24 hours in Singapore

Hannah Galvin writes on how to spend time in Singapore.

Hannah Galvin
14th December 2020
Feature Image Credit: JFP Galvin
Singapore; a country known for strict littering laws, lavish hotels and sweltering year-round humidity. As a stern-faced airport official stamps your passport, your arrival in Singapore may feel intimidating. Yet, beneath its tough exterior, lies a country with a rich and fascinating history, offering experiences for every type of traveller.

It's no wonder that Singapore's public transport systems are praised worldwide for their cleanliness, innovation and efficiency. Travellers can get from Changi Airport into the capital with just one change. Alight at City Hall, and take a short walk towards the Asian Civilisations Museum via Esplanade Park. This park is known for its historic landmarks and public art installations, so it's worthwhile exploring for a taste of Singapore past and present.

Arriving at the museum, you'll find a wealth of information on the evolution of Asia and its civilisations. Singapore, with four official languages and a plethora of cultures, is the ideal setting for the exploration of these stories. An added bonus lies in the museum's affordability, as tickets are currently priced at around S$5 (£2.83) per person. After a few hours exploring the exhibits, head west along the river to Clarke Quay, where I suggest two options for afternoon entertainment.

If you're looking for arts and culture, cross over the Coleman Bridge and head into the district of Outram, the location of the city's Chinatown. Grab some lunch whilst you're here; Singapore's street food is widely regarded for both quality and pricing. My personal favourite is chicken satay with a peanut sauce. From here, you can visit the Buddha Tooth Relic Temple & Museum, or have a browse of the wares at the Chinatown Street Market. You'll find that Outram provides a breath of fresh air in this largely modern city.

However, if you're better suited to adventure, take the MRT from Clarke Quay to Harbour Front Station. From there, follow the signs for 'Singapore Cable Car', approximately 10 minutes walk from the station. Then, it's a stunning cable car ride to Sentosa Island. This resort has everything from aquariums to ziplines, with a backdrop of sandy beaches and crystal clear ocean - ideal whether you enjoy sunbathing or you're chasing your next thrill. There are also numerous restaurants - although many of these cater to Western tastebuds.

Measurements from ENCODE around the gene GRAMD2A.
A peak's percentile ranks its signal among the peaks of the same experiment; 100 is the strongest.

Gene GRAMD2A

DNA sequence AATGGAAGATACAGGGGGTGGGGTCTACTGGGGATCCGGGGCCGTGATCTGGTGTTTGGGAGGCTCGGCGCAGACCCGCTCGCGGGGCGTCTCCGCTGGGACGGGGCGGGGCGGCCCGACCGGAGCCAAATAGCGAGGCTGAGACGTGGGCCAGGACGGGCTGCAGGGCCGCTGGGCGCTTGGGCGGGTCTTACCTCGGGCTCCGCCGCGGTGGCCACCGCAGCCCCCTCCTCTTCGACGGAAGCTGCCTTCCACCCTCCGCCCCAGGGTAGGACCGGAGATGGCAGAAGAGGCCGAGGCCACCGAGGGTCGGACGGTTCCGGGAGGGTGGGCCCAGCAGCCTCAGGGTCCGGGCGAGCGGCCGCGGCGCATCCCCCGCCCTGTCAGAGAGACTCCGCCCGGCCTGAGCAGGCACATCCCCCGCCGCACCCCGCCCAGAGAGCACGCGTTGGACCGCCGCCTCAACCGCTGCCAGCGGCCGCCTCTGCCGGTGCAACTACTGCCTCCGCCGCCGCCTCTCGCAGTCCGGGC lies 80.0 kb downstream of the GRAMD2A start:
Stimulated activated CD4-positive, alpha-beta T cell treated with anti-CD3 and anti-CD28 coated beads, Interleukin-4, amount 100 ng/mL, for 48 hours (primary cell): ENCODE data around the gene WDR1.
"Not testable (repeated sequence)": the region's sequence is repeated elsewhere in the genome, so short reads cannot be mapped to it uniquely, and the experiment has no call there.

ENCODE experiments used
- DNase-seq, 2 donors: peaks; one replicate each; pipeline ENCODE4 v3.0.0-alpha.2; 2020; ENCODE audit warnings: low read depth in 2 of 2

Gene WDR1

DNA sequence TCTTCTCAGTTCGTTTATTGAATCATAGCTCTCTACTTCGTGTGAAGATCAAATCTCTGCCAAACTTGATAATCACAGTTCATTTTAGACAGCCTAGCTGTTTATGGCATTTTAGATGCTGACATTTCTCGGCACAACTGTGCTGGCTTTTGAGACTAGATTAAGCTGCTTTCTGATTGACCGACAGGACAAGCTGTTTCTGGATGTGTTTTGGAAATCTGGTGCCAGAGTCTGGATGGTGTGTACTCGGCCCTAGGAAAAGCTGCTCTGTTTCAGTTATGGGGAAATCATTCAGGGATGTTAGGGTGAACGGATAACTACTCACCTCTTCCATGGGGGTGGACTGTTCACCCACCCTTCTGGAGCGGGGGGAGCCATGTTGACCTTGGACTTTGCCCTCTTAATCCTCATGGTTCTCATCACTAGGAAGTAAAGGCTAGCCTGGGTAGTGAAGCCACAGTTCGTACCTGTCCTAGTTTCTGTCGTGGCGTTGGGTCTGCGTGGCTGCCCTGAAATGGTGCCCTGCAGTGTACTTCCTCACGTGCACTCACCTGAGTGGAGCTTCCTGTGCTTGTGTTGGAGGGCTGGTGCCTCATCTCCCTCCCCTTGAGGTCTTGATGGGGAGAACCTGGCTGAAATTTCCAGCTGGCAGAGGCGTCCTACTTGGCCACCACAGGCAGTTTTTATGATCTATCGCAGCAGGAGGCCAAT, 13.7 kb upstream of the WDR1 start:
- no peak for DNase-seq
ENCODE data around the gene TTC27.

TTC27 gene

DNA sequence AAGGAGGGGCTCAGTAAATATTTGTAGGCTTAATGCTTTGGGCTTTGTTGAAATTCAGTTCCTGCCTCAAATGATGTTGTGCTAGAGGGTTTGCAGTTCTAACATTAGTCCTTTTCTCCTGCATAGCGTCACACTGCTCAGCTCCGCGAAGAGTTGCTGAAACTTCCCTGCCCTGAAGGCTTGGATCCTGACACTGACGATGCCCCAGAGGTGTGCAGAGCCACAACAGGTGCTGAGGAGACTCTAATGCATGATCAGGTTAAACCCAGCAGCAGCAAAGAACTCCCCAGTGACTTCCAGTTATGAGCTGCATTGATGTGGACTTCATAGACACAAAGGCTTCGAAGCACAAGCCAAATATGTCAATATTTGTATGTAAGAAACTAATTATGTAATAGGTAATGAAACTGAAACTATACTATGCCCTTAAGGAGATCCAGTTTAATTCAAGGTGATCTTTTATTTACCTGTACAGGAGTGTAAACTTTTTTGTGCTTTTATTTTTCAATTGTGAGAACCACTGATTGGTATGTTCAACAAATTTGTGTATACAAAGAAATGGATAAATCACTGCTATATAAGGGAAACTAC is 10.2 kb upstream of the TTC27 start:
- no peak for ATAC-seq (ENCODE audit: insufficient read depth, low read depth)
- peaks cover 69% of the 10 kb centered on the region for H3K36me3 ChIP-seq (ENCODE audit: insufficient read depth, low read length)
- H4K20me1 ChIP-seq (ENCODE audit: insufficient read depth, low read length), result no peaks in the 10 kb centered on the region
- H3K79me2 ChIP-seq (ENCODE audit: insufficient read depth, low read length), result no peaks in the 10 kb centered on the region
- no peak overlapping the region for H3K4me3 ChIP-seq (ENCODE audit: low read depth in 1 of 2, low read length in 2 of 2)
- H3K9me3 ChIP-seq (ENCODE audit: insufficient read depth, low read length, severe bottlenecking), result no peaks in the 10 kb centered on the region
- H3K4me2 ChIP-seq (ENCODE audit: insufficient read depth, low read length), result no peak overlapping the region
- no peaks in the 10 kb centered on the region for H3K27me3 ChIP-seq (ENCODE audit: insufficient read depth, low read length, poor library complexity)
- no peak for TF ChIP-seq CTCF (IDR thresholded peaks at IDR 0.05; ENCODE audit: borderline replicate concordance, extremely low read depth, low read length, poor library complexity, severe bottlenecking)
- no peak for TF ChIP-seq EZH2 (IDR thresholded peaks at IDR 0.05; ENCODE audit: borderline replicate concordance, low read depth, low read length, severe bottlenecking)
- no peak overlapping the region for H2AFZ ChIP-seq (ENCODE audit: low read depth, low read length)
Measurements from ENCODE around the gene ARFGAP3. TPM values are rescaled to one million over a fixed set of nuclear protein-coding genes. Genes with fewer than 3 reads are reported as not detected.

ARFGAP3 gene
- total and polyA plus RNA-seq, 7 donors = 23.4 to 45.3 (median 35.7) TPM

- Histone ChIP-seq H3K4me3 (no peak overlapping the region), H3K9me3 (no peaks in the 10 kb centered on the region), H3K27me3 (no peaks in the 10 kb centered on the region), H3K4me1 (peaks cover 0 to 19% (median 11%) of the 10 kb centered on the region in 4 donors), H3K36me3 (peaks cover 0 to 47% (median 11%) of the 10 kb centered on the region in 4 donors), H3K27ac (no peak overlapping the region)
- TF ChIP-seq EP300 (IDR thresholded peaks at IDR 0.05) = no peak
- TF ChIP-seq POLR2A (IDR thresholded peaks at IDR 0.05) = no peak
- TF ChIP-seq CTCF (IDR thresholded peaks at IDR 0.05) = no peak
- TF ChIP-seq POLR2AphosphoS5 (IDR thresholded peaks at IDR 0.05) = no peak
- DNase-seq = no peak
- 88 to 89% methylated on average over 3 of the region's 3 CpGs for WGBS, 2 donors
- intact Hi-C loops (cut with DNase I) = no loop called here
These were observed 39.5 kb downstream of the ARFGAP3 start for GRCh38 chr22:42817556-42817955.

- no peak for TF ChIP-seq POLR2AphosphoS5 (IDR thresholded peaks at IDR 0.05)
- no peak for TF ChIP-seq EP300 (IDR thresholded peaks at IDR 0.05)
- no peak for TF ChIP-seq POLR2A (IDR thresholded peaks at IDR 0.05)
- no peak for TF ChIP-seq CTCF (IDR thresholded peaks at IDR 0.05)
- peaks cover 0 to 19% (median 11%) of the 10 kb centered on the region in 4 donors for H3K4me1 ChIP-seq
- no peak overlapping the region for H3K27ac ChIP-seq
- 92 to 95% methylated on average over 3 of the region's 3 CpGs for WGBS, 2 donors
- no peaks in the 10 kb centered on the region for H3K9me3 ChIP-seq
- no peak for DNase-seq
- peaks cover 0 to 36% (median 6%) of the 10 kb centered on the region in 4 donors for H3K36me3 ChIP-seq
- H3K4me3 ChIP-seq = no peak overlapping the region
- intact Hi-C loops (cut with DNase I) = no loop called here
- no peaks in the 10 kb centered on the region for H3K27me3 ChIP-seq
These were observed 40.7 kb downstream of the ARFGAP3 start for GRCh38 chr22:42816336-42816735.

After spending the early afternoon exploring (or thrill-seeking), arrive back in Marina Bay for a riverside walk, heading eastward from Boat Quay. Within this 3km stretch are some of Singapore's most recognisable attractions, including the infamous Merlion statue and the distinct ArtScience Museum. Along the way, you'll pass through The Promontory, a viewpoint perfectly located for taking panoramic shots of the city. And the occasional selfie, of course.

Singapore ArtScience Museum, Marina Bay
Credit: JFP Galvin

At the end of your river walk, you will arrive at Gardens by the Bay, which is widely regarded as the top destination for visitors to Singapore. When I visited, I found that the gardens exceeded my high expectations, striking the perfect balance between city and nature. Need I provide more than these stunning images?

Supertree Grove, Skyway and dragonfly sculpture, Gardens by the Bay
Credit: JFP Galvin

Once you've explored the gardens in all their evening glory, complete your (almost) loop of the city by crossing over the iconic Helix Bridge. If you're into motorsports, why not briefly stop at the pits of Marina Bay circuit, home of the Singapore Grand Prix?

For dinner, check out Makansutra; an outdoor dining venue with numerous stalls offering authentic and affordable Asian cuisine. It's also ideally located to watch 'Spectra', a stunning water and light show which takes place across the river each evening - and the perfect conclusion to a day in this incredible city.

'Spectra' Light and Water Show from Marina Bay Sands, Singapore
Credit: JFP Galvin

Whether you love history, adventure, food or nature, Singapore has plenty to satiate the tourist in you.

Feature Image Credit: JFP Galvin

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